Thursday, June 30, 2011

A Lovely Ohio Stars Quilt

When the Infinite Variety Red and White Quilt Exhibit was at the Armory in NYC in March, this lovely quilt was on display at the American Folk Art Museum near Lincoln Center. 

A close-up of the center. 

A corner detail.

A star block with floral print center.

Interesting black and white print fabric in the corners of the blocks.

Tuesday, June 28, 2011

The Last Few "Pages" . . .

Continued from my previous posts, here are the last few pages of my fabric book. 

My portrait and last page. 

 Another photo transfer where I added my photo to a vintage outfit. 

The last page, "more . . ." meaning there's more on the back cover. 

The back cover.  Buttons from my collection and a handmade silk ribbon-embroidered moire envelope for treasured photos.

 Treasured family photos with fabric frames.

After I completed my fabric book, I made a separate embroidered fabric pouch where I keep my high school ring, charm bracelet, and a bracelet my brother gave me when he returned from military service.

I enjoyed the challenge of learning new techniques to create "Pages" and had good intentions of making another fabric book but never did.

Monday, June 27, 2011

Still More "Pages" . . .

When I was halfway through my fabric book, I was anxious to keep on going.    

For my children: It's a Boy! and It's a Girl!

Using a rubber stamp and Carter's Micropore stamp pad, I stamped "It's a Boy" in between the blue dots and a floral design around the edges. 

I smocked a 7" x 18" piece of batiste and embroidered a flower. The loose threads from each row were twisted together to form the initials CJS. "It's a Girl" was written on a piece of grosgrain ribbon.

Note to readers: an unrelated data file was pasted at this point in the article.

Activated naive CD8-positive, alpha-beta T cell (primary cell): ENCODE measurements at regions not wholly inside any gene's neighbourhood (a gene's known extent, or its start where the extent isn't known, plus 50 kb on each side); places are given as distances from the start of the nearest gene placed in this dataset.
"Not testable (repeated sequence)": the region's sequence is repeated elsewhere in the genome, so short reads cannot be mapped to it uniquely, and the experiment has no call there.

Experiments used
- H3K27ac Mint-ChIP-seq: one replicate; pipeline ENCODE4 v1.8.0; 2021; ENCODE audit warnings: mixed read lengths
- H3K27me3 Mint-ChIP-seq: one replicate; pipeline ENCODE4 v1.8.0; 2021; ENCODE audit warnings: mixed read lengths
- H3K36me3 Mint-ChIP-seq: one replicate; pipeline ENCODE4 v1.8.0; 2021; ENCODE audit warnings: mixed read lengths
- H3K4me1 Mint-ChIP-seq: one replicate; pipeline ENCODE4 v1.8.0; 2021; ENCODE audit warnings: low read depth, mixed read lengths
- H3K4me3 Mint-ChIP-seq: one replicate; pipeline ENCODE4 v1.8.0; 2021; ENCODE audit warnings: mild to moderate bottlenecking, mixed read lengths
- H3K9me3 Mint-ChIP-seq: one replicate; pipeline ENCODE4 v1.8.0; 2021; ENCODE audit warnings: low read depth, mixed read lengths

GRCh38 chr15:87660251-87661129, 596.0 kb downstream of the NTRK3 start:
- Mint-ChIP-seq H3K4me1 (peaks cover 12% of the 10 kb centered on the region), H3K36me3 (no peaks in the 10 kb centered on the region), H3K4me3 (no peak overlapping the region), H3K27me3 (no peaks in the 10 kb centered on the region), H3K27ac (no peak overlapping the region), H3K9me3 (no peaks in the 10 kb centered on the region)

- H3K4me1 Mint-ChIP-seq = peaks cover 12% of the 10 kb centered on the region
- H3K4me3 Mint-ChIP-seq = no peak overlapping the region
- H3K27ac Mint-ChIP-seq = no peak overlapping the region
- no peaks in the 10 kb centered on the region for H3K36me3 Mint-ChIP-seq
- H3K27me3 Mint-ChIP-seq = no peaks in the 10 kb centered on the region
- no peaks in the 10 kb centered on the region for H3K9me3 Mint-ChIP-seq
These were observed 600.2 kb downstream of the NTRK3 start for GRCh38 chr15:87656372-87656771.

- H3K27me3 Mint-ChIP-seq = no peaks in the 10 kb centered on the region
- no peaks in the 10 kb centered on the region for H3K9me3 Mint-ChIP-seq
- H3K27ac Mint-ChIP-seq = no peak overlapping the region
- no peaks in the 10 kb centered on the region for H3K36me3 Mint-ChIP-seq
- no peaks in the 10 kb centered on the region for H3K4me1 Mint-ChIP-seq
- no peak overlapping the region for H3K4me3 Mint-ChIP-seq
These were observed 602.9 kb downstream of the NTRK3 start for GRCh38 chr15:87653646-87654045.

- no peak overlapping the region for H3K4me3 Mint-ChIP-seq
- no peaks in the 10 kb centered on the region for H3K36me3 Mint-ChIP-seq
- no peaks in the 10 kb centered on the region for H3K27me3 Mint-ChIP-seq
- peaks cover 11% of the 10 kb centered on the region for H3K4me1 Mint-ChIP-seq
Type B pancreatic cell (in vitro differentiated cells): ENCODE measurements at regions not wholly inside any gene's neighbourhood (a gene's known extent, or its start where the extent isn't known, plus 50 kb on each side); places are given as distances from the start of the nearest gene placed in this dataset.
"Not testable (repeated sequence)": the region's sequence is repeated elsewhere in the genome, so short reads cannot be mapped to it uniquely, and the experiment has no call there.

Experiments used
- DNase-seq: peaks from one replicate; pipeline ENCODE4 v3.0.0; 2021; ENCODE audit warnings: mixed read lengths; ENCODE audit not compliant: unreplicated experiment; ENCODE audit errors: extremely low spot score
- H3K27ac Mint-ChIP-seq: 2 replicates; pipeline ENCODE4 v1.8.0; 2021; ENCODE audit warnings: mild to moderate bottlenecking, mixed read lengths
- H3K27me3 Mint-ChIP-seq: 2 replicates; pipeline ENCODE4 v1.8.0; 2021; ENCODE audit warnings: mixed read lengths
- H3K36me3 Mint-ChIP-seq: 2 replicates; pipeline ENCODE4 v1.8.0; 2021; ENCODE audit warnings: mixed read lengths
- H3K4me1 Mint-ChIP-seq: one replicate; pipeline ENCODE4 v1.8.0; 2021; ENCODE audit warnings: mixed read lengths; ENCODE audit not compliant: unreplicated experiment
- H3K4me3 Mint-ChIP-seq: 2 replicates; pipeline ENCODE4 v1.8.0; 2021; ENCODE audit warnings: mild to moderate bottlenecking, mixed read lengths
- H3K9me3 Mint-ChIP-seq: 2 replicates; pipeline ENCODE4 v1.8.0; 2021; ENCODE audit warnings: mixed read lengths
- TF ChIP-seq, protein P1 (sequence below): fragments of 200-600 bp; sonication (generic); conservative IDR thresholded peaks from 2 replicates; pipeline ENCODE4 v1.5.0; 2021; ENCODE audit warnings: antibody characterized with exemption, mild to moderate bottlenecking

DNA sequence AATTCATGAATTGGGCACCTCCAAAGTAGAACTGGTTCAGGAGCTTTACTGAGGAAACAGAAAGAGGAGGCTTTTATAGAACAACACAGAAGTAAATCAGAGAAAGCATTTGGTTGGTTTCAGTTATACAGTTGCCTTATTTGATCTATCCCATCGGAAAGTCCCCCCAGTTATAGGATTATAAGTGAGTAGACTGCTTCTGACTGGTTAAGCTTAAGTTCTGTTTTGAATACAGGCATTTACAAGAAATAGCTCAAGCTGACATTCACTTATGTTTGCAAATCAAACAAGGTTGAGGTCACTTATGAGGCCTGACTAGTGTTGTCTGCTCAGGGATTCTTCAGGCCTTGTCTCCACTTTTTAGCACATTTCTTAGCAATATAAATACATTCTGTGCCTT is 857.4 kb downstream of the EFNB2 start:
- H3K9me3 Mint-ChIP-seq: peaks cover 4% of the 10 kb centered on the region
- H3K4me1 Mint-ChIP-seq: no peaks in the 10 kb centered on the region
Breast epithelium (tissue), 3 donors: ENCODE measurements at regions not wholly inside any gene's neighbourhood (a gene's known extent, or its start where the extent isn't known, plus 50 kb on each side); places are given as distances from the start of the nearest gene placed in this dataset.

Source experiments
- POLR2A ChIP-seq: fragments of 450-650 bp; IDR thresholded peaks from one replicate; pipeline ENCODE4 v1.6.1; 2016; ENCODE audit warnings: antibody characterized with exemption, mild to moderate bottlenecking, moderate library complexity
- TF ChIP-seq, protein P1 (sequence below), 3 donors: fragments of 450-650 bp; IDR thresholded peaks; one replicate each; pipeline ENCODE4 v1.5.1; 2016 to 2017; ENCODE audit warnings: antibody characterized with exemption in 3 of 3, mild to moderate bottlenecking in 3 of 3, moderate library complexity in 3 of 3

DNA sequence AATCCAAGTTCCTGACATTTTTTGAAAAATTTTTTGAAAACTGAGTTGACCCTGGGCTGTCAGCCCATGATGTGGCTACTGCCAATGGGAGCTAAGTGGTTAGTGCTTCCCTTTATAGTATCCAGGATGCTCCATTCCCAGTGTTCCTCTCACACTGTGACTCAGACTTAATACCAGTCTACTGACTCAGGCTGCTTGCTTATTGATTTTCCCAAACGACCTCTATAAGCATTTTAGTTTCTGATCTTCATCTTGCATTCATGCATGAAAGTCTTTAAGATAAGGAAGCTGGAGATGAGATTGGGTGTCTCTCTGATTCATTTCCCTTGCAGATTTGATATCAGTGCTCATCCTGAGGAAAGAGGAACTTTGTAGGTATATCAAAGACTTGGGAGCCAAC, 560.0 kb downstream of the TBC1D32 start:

Our Living Room and Aerobic Dancing.

I used the same turpentine and spoon  method I described earlier to transfer a xeroxed copy of a photograph of our living room onto fabric. Images like this one transfer in reverse.    

 Wonder Under was the solution to fuse pieces cut from a t-shirt to plain fabric.

Barb's quilts and New Jersey Quilts book cover. 

I chose forty-two pieces of fabric representing the quilts I had made and cut them into 1" x 2-1/2" strips. The fabrics were arranged in three rows of fourteen each separated by tape sashing.

Jean Ray Laury's book, Imagery on Fabric became my Bible for many of the techniques I used in transferring images to fabric. One of the more complicated processes was transferring a color image like the cover of the book I co-authored, New Jersey Quilts 1777-1950 but it was well worth the effort.

Sunday, June 26, 2011

More "Pages" . . .

Continued from my previous post "When I Was 50" . . . my fabric book has a total of 18 pages. I chose important events in my life and used various techniques to create the pages. 

   Poem and kindergarten handprint.


The poem my grandfather wrote and illustrated when I was born. I xeroxed the original and placed the copy on several layers of drawing paper on a hard surface and taped the corners to prevent shifting. White fabric was placed on top of the drawing paper with corners taped. I traced the letters with a Pigma Pen and filled in the fancy letters using dots, dashes, etc.